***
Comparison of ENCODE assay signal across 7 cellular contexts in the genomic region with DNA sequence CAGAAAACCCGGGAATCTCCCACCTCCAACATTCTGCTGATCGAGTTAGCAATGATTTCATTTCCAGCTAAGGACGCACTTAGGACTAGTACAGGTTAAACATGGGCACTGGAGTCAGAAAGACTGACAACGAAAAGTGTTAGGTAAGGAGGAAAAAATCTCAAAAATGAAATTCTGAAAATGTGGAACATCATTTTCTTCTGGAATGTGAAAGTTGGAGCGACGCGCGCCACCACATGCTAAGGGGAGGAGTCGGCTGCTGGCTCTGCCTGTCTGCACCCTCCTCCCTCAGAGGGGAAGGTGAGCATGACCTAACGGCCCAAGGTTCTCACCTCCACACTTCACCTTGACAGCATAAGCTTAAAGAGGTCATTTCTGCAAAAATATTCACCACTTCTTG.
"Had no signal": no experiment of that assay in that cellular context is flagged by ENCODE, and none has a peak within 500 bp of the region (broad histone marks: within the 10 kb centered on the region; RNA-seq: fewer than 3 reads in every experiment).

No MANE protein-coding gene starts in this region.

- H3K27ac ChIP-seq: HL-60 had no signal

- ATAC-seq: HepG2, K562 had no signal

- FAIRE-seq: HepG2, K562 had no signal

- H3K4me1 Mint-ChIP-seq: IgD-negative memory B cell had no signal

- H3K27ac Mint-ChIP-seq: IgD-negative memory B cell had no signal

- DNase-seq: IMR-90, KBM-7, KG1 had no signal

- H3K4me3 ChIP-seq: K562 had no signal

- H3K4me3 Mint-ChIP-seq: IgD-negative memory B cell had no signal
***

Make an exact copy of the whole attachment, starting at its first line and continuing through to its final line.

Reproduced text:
Comparison of ENCODE assay signal across 7 cellular contexts in the genomic region with DNA sequence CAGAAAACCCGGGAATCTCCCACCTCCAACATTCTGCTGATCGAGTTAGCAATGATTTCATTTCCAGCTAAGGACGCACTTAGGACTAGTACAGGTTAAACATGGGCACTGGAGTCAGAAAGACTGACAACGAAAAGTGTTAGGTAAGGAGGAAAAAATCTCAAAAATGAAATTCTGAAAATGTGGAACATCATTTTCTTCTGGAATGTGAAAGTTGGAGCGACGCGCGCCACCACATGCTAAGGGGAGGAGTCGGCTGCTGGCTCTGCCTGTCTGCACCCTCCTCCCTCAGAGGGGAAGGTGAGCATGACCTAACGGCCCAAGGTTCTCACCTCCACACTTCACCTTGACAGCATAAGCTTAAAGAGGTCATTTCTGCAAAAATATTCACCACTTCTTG.
"Had no signal": no experiment of that assay in that cellular context is flagged by ENCODE, and none has a peak within 500 bp of the region (broad histone marks: within the 10 kb centered on the region; RNA-seq: fewer than 3 reads in every experiment).

No MANE protein-coding gene starts in this region.

- H3K27ac ChIP-seq: HL-60 had no signal

- ATAC-seq: HepG2, K562 had no signal

- FAIRE-seq: HepG2, K562 had no signal

- H3K4me1 Mint-ChIP-seq: IgD-negative memory B cell had no signal

- H3K27ac Mint-ChIP-seq: IgD-negative memory B cell had no signal

- DNase-seq: IMR-90, KBM-7, KG1 had no signal

- H3K4me3 ChIP-seq: K562 had no signal

- H3K4me3 Mint-ChIP-seq: IgD-negative memory B cell had no signal